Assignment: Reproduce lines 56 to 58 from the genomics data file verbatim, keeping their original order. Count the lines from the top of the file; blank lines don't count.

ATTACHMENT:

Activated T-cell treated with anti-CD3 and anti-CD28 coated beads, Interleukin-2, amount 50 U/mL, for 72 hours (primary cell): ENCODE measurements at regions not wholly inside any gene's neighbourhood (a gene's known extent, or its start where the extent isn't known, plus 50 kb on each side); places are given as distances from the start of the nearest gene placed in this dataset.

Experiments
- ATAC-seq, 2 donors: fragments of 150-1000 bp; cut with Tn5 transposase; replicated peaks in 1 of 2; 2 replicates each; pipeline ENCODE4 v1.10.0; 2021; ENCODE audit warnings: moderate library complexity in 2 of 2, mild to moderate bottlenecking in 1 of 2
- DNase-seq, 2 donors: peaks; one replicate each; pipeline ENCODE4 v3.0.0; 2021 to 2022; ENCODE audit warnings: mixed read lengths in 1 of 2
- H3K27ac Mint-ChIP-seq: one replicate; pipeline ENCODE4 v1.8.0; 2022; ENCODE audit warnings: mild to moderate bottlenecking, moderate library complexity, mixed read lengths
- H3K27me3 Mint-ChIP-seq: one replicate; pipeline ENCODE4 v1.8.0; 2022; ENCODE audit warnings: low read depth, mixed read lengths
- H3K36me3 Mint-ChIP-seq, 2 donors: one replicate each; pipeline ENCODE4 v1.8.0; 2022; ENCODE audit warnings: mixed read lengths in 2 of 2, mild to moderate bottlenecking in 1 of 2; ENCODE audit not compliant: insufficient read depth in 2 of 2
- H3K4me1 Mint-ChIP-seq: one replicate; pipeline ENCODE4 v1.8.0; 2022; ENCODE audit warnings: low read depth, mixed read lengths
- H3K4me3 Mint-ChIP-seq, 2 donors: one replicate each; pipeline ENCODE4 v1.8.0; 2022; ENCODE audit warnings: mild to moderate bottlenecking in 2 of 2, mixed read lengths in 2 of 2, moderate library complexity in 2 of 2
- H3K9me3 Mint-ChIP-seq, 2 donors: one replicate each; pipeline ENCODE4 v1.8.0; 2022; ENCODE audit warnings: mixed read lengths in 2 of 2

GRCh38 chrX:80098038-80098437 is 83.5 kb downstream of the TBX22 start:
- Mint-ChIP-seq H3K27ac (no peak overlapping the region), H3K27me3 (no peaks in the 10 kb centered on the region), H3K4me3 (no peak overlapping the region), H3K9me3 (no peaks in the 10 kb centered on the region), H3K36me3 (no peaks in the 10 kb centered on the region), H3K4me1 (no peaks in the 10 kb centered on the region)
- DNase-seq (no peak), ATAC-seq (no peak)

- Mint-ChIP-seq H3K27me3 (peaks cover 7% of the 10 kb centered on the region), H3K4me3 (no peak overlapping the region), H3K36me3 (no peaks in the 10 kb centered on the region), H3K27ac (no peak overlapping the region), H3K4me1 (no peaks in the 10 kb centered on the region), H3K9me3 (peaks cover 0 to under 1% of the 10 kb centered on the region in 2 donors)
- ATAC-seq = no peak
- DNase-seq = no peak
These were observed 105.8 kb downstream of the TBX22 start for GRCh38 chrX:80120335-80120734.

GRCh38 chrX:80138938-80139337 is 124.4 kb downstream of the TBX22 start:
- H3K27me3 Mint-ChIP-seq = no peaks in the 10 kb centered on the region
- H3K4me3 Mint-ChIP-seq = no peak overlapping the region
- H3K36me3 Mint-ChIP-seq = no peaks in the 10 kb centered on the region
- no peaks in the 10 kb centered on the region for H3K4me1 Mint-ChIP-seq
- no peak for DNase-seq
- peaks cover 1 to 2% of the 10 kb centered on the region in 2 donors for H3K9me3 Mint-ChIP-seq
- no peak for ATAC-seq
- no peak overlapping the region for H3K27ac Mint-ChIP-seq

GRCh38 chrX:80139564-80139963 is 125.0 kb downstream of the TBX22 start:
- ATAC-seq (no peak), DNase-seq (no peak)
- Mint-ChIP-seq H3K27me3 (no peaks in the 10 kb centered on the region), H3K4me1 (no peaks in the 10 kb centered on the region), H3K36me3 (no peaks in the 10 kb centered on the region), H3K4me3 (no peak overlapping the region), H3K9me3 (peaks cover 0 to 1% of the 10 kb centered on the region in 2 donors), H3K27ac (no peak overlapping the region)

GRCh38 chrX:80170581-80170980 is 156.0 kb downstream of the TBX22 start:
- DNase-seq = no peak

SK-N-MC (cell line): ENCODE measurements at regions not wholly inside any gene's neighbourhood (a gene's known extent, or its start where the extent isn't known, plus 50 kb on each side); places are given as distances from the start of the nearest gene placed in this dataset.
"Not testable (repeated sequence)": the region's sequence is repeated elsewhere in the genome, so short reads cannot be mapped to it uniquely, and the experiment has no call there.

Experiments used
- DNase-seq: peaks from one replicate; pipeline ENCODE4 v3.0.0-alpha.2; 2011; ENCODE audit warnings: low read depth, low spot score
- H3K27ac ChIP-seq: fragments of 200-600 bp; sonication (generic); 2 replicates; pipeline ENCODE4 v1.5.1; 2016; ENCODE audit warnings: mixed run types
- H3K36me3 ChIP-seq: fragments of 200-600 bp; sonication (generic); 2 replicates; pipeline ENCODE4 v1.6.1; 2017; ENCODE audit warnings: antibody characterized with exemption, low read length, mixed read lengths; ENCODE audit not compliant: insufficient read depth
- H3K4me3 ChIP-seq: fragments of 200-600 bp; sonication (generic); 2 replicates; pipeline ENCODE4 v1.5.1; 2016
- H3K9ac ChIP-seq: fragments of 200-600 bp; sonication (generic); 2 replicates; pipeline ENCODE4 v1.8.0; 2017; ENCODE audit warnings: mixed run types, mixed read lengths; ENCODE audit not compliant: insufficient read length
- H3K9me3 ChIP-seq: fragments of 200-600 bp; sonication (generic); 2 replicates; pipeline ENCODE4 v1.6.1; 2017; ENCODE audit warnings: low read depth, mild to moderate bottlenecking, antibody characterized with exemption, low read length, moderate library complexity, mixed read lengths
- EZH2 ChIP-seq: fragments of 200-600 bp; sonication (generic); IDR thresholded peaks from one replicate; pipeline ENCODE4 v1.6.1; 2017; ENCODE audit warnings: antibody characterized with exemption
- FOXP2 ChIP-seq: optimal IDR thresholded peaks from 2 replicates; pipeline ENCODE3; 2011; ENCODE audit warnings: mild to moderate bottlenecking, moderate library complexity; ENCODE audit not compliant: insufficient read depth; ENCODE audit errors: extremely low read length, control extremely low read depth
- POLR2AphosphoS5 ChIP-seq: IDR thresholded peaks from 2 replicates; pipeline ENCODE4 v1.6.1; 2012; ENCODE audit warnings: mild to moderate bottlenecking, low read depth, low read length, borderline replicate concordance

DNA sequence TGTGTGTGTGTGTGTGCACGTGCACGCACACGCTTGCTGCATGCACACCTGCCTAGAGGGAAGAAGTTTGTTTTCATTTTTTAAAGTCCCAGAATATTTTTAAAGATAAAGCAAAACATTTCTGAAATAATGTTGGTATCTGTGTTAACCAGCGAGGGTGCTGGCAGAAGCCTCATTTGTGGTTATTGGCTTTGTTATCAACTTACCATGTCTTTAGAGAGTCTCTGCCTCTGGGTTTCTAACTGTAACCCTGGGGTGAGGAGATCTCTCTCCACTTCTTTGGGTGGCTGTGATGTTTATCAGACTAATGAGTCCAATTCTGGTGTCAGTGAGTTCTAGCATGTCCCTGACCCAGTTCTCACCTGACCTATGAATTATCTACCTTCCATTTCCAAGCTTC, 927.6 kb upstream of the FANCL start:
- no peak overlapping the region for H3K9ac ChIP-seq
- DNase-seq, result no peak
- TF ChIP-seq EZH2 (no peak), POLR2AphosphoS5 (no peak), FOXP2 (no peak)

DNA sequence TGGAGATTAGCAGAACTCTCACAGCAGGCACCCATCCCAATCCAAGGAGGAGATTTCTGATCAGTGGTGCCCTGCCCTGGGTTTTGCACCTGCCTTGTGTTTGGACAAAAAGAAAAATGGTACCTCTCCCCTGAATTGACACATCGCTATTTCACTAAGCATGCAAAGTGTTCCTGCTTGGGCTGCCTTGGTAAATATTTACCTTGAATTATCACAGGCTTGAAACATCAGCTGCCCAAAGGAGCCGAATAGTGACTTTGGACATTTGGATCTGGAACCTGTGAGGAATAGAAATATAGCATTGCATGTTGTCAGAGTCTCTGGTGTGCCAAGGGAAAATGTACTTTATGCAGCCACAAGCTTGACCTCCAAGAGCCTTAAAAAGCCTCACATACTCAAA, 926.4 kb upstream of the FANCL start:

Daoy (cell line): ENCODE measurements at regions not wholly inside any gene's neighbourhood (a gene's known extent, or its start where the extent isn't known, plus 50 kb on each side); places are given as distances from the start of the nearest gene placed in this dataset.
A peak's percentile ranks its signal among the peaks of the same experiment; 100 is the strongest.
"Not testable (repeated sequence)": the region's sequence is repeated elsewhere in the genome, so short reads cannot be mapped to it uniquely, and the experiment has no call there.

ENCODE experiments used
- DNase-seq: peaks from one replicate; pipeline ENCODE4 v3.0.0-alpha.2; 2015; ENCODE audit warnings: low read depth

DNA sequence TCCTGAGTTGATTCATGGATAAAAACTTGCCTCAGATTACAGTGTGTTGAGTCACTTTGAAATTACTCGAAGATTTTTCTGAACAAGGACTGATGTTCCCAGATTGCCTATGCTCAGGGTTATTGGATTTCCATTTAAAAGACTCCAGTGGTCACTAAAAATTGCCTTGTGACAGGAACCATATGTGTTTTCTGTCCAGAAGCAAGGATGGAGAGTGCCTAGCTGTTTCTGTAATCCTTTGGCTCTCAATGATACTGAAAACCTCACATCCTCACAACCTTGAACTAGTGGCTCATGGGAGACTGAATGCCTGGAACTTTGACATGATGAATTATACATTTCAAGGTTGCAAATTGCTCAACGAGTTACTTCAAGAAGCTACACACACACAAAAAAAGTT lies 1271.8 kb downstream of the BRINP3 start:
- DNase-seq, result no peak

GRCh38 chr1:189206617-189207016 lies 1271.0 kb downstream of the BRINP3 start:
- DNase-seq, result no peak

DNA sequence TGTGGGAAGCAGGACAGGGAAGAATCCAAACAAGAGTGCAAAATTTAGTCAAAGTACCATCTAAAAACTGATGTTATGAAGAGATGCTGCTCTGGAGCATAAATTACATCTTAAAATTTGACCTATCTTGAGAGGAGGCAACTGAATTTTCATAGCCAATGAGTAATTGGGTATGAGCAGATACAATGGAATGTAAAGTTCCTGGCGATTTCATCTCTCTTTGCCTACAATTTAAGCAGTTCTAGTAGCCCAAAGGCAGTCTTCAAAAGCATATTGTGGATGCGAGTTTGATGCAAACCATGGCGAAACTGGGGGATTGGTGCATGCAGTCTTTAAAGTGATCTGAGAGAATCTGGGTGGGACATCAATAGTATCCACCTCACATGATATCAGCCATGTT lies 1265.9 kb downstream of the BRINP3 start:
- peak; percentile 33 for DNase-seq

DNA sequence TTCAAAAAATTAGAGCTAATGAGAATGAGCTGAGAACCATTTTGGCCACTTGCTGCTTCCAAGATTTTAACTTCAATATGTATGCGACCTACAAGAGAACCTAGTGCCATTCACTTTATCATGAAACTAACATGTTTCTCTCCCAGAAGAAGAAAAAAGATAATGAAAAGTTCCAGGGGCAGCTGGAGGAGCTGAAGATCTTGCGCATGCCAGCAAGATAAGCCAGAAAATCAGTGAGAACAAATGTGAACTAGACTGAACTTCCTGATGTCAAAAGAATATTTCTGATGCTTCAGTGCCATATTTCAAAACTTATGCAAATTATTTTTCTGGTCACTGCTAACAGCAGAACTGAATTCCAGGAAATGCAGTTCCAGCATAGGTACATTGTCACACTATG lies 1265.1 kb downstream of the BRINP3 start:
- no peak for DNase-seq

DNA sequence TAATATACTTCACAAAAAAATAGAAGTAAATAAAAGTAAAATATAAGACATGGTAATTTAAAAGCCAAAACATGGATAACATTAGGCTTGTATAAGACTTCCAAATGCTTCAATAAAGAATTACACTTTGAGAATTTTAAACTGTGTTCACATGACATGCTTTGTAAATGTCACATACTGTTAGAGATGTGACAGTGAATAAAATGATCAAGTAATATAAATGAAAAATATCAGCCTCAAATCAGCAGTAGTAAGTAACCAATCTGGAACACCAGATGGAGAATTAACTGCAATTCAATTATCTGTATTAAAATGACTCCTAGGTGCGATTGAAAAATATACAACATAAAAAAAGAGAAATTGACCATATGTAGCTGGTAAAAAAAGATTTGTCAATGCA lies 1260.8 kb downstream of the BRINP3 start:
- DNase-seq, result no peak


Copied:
GRCh38 chr1:189206617-189207016 lies 1271.0 kb downstream of the BRINP3 start:
- DNase-seq, result no peak

DNA sequence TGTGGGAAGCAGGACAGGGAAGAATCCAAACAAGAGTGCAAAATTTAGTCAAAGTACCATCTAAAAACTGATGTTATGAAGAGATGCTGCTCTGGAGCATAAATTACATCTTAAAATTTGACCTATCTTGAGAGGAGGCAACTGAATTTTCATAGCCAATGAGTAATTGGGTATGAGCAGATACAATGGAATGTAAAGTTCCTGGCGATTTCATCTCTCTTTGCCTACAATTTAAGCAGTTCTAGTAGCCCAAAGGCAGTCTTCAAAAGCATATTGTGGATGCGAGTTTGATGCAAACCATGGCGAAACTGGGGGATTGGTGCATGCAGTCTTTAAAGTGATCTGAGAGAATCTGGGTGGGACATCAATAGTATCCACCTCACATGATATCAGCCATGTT lies 1265.9 kb downstream of the BRINP3 start: